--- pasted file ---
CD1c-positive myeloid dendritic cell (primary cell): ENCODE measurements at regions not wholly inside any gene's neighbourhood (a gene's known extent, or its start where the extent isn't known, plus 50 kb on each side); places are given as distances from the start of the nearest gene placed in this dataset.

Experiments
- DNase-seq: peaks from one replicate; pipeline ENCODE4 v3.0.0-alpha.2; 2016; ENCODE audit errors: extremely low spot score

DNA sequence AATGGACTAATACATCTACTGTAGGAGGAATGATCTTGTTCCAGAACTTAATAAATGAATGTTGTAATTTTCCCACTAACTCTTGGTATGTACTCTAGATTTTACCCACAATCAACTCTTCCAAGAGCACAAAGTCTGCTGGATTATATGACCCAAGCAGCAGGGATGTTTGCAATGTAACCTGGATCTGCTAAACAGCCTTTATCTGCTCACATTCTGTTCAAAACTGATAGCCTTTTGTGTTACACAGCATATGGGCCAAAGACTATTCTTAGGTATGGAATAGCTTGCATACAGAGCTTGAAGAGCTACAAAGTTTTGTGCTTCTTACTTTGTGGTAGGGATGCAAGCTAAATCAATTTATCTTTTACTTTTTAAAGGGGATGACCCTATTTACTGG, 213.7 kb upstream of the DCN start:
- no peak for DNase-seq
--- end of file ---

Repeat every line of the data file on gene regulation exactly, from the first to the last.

CD1c-positive myeloid dendritic cell (primary cell): ENCODE measurements at regions not wholly inside any gene's neighbourhood (a gene's known extent, or its start where the extent isn't known, plus 50 kb on each side); places are given as distances from the start of the nearest gene placed in this dataset.

Experiments
- DNase-seq: peaks from one replicate; pipeline ENCODE4 v3.0.0-alpha.2; 2016; ENCODE audit errors: extremely low spot score

DNA sequence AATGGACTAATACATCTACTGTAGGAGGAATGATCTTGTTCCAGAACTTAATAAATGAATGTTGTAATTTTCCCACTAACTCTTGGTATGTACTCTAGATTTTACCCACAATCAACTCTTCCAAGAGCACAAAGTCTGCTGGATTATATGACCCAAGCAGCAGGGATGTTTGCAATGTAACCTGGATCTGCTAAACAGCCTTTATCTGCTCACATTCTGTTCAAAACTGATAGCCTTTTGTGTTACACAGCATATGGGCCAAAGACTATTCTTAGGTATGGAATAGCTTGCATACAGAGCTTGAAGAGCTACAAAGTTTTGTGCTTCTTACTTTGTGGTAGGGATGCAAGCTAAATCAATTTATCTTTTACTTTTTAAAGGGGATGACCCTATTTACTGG, 213.7 kb upstream of the DCN start:
- no peak for DNase-seq